Problem Solving Techniques
The following are common problem-solving techniques that can be employed by teams in order to most effectively identify their problems, come to consensus on possible causes of and solutions to those problems, and work together toward resolution of the issue they are addressing. Each of these techniques offers different benefits; teams may decide to use one or more of the techniques below at different points in their work together, depending on the nature of the problem and the group.
Brainstorming is a process through which members of a group spontaneously contribute ideas. As advertising executive Alex F. Osborn, who coined the term "brainstorm," describes it, the process entails using the brain to storm a creative problem, with each “stormer” audaciously attacking the same objective. Structured brainstorming is a good way to solicit creative ideas or solutions to problems facing a group. Participants often feel more free to contribute ideas when they are not being corrected or challenged, and are more open to contributing ideas when their contributions are not evaluated or discussed until all thoughts are on the table.
Click here for an exercise on brainstorming.
Force Field Analysis
Force field analysis is a method through which teams can depict the forces involved in the decision making process. In any situation, there are both driving and restraining forces that influence any outcome. Individuals or problems that promote change are the driving forces, and individuals or problems that support the status quo are the restraining forces. Conducting a force field analysis will help team members to better understand the forces supporting the desired change, as well as the opposition to the change, in order to work effectively toward resolution of their problem.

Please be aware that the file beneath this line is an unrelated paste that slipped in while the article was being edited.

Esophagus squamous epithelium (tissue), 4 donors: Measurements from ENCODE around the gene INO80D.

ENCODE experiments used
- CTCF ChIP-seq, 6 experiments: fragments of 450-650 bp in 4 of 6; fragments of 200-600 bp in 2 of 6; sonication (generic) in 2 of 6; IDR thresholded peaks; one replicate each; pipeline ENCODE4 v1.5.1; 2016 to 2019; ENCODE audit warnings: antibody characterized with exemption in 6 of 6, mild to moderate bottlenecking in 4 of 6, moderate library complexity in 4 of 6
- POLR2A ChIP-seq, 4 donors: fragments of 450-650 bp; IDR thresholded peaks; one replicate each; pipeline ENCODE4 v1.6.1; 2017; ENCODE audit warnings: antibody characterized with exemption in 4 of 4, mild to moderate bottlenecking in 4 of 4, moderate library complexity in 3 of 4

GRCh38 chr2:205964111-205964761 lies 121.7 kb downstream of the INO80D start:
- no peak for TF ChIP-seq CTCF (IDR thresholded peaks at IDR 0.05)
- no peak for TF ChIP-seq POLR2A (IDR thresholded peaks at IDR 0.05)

Click here for an exercise on performing a force field analysis.
Fishbone analysis is a tool that is used to analyze cause and effect relationships. The diagram that results from the exercise provides an orderly system for grouping causes of a problem that will allow team members to collectively agree upon the roots of the problems that they are facing, and to subsequently be better equipped to systematically address those issues.
Click here for an exercise on creating a fishbone diagram.
Round Robin Approach
In a “round robin” approach, a facilitator poses a discussion question to the group, then calls upon each group member in succession to respond briefly to the question. During this exercise, there is no group exchange regarding comments or ideas—group members’ contributions are simply recorded on flipchart until all participants have provided their response. Once all responses have been made and recorded, a brief discussion regarding the salient issues, or points or clarification, is conducted. Facilitators may then lead the group through a discussion, and ultimately a vote, on the ideas. The end result should be a group consensus on ways to tackle the problem that they are facing. This process allows for equal participation of all group members and reduces distractions.